Poor approach to a perceived problem
A constitutional amendment for photo ID is a poor approach to a perceived problem of voter fraud.
Several reasons include the following:
1)Unknown costs ranging from estimates from $3 million to $67 million, negating the claim of this change being free, costing nothing.
Minnesota Association of Townships estimates the cost to townships from one and a half to three million. Although the individuals needing to be furnished with voter ID would not be charged, taxpayers will end up paying for any expense in implementation.
2)The requirement for “substantially equivalent and eligibility verification” process is not defined within the amendment.
3)Provisional ballots will require additional election judges for nearly all precincts, more clerk hours, identifiable and secure separation and handling, in addition to a second trip for the voter to certify his identity.
4)In order to accommodate provisional ballots, no election results should be announced until all valid votes are certified. Imagine waking up to hear the national election results while knowing that so far no Minnesota votes can be included!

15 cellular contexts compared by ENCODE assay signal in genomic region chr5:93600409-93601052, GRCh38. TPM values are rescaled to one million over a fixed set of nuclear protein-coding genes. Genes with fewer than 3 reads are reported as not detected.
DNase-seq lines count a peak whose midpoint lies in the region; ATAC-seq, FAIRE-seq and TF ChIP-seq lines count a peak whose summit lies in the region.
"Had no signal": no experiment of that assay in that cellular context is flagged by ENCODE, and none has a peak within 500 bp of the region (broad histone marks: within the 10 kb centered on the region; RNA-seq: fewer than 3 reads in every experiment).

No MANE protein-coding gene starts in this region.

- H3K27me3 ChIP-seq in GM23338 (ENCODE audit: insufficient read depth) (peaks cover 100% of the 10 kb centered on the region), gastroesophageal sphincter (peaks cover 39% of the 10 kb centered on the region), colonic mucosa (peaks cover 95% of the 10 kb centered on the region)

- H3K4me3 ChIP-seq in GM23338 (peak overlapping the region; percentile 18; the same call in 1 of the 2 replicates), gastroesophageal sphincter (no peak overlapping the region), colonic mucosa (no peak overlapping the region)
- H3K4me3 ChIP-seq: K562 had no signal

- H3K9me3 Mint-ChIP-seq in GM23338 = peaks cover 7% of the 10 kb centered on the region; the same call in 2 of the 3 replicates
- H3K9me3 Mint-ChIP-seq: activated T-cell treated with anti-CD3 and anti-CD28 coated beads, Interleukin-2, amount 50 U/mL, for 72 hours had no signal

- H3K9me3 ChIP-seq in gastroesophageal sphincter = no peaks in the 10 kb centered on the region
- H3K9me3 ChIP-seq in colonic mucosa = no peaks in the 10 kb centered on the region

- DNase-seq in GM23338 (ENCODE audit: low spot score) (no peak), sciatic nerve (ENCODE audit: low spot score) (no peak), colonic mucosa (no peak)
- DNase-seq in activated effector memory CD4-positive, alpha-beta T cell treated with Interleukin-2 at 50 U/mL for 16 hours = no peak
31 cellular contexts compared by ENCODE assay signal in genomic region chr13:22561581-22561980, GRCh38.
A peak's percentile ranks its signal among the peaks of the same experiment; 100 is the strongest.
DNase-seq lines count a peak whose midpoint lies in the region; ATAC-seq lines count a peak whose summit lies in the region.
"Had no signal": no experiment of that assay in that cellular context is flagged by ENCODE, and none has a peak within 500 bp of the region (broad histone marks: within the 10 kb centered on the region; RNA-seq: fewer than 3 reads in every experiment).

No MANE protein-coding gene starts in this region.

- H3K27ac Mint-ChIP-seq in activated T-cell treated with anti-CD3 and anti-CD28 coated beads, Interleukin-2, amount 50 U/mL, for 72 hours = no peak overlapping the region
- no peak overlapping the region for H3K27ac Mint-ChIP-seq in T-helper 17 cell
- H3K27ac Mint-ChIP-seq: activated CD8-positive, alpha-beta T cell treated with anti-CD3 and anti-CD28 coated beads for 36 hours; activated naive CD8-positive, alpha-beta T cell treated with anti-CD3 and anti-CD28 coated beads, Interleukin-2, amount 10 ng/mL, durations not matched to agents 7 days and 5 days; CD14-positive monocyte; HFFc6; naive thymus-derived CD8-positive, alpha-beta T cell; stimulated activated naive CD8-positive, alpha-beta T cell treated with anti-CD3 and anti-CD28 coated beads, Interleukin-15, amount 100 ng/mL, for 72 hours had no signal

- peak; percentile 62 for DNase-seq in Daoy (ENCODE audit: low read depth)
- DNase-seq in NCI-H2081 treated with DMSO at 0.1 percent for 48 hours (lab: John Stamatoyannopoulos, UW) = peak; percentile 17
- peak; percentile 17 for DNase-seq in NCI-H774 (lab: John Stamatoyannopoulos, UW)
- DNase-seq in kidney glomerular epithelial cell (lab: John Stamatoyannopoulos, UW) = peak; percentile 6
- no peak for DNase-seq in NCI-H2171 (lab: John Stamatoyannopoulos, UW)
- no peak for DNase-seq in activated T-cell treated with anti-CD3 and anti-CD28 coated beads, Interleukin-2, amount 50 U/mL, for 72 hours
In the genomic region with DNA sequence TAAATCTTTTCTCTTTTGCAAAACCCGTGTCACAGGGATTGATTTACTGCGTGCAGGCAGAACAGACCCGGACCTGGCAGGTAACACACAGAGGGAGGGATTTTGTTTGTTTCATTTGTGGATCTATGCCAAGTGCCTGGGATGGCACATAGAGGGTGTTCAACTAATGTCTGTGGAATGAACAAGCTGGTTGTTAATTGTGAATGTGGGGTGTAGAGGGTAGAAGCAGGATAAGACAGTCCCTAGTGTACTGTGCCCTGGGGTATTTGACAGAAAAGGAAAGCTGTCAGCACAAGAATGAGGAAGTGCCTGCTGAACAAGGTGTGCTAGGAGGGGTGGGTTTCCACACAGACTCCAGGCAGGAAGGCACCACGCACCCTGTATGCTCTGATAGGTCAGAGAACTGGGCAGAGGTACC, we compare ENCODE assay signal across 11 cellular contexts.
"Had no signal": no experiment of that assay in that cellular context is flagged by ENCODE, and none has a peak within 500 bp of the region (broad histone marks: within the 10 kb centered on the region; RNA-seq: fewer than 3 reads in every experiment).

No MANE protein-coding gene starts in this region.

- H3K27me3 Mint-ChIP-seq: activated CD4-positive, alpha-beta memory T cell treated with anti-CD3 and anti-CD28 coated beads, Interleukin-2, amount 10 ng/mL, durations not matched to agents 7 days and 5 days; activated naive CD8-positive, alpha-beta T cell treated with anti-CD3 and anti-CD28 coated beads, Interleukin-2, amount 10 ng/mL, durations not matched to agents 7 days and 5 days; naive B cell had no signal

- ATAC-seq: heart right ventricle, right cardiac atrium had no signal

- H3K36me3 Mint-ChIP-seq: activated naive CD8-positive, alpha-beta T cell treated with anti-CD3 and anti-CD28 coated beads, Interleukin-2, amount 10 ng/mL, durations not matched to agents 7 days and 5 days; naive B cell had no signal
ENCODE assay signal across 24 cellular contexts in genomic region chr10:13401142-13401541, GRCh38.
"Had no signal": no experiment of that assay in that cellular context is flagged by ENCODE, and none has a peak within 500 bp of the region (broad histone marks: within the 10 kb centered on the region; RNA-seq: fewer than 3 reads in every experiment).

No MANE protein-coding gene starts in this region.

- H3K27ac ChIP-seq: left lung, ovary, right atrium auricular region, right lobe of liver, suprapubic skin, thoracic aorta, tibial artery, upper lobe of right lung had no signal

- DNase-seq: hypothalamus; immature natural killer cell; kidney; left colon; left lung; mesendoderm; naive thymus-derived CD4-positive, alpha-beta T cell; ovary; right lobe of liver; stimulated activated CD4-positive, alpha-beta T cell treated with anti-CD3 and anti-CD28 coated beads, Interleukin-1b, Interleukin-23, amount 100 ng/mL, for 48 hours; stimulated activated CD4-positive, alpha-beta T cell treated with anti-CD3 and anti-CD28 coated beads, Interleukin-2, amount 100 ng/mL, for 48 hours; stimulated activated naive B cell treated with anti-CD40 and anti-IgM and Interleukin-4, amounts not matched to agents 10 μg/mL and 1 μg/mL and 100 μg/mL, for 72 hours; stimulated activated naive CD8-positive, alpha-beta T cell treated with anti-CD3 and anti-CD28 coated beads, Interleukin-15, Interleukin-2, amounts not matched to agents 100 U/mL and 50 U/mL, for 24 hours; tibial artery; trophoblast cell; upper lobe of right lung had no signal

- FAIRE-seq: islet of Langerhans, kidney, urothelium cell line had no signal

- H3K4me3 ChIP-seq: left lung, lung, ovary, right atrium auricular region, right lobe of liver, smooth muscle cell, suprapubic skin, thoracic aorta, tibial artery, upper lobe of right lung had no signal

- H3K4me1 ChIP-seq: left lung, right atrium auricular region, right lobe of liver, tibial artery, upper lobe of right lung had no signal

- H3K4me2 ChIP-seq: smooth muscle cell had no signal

5)The full constitutional amendment language will not be presented to the voters on the ballot.
6)If electronic voting later becomes feasible and instituted, and this constitutional amendment has passed, Minnesota will face a voting quandary because photo ID will be required prior to receiving a ballot.
This amendment proposed by the conservatives –straight party-line vote—shows the result of a dysfunctional legislature. The party for less government is calling for more government intervention here. Photo ID should be in the statutes so it can be adaptable to change; this would not be true if it were placed in the constitution.
Minnesota has long been a leader in voter turnout and clean elections. The thorough election-judge training and multiple methods to challenge voters are already in place. Voting No on this amendment is in Minnesota’s best interest! — Don Sherper, Elk River